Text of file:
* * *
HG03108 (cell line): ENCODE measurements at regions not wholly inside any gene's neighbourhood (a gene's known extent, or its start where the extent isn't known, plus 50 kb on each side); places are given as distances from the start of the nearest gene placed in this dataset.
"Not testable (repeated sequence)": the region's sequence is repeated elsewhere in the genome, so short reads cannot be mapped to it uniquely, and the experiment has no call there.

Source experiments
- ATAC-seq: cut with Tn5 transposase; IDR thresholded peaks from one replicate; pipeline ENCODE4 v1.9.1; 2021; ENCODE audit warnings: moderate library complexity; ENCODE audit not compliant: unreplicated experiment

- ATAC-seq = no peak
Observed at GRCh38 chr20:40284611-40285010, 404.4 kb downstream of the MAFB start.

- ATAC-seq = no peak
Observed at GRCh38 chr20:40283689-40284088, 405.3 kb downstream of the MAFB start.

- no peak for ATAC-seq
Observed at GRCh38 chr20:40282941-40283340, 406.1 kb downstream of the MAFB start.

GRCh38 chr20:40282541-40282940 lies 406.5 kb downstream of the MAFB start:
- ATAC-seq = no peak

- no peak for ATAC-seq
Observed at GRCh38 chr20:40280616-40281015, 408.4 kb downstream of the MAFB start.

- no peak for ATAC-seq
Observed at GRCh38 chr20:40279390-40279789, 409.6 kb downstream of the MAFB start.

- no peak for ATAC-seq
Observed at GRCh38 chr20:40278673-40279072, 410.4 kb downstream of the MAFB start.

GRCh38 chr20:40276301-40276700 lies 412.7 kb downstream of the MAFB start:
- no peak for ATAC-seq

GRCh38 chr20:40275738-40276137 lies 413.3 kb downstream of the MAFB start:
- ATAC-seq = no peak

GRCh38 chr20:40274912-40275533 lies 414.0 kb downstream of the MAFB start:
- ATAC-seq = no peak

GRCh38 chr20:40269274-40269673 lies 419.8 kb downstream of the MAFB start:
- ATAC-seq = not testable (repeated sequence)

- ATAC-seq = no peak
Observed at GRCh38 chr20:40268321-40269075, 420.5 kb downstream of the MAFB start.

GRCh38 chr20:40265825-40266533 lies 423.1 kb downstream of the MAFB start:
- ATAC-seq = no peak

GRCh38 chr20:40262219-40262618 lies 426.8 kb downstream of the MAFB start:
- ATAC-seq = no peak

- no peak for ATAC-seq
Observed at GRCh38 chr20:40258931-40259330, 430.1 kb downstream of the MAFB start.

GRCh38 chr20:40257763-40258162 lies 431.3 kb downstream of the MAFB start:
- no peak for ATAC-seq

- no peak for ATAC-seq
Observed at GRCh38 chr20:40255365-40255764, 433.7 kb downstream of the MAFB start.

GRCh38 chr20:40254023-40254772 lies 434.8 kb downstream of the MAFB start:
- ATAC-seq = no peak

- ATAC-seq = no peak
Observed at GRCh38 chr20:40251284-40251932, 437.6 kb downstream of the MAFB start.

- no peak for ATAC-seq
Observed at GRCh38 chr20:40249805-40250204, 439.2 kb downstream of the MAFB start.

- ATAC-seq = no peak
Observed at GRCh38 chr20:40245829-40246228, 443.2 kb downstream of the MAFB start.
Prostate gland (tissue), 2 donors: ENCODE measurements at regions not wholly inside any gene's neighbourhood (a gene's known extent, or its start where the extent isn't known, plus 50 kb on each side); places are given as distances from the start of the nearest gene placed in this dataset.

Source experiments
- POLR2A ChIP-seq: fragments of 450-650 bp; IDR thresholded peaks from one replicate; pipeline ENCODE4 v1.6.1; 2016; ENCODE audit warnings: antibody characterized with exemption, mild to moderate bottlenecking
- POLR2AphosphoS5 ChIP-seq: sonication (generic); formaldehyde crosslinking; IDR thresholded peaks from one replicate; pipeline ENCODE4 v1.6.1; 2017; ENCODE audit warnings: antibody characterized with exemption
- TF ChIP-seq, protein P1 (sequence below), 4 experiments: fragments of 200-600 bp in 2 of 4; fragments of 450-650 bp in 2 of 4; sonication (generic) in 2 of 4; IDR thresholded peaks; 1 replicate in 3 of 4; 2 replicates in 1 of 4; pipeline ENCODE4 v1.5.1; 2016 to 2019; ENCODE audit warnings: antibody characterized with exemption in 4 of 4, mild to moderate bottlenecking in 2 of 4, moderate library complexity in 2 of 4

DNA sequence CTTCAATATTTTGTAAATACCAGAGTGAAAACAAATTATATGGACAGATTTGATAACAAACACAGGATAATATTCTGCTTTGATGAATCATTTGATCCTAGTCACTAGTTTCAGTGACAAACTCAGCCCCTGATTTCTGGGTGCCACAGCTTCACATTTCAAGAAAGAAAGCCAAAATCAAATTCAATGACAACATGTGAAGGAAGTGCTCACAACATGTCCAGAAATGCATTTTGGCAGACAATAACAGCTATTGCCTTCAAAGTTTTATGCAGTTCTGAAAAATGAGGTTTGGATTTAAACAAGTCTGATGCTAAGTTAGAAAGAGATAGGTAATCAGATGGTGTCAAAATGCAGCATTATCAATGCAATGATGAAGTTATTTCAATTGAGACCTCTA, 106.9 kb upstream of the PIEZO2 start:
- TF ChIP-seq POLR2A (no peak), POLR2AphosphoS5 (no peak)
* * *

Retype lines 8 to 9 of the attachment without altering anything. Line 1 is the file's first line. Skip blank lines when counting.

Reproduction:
Observed at GRCh38 chr20:40283689-40284088, 405.3 kb downstream of the MAFB start.

- no peak for ATAC-seq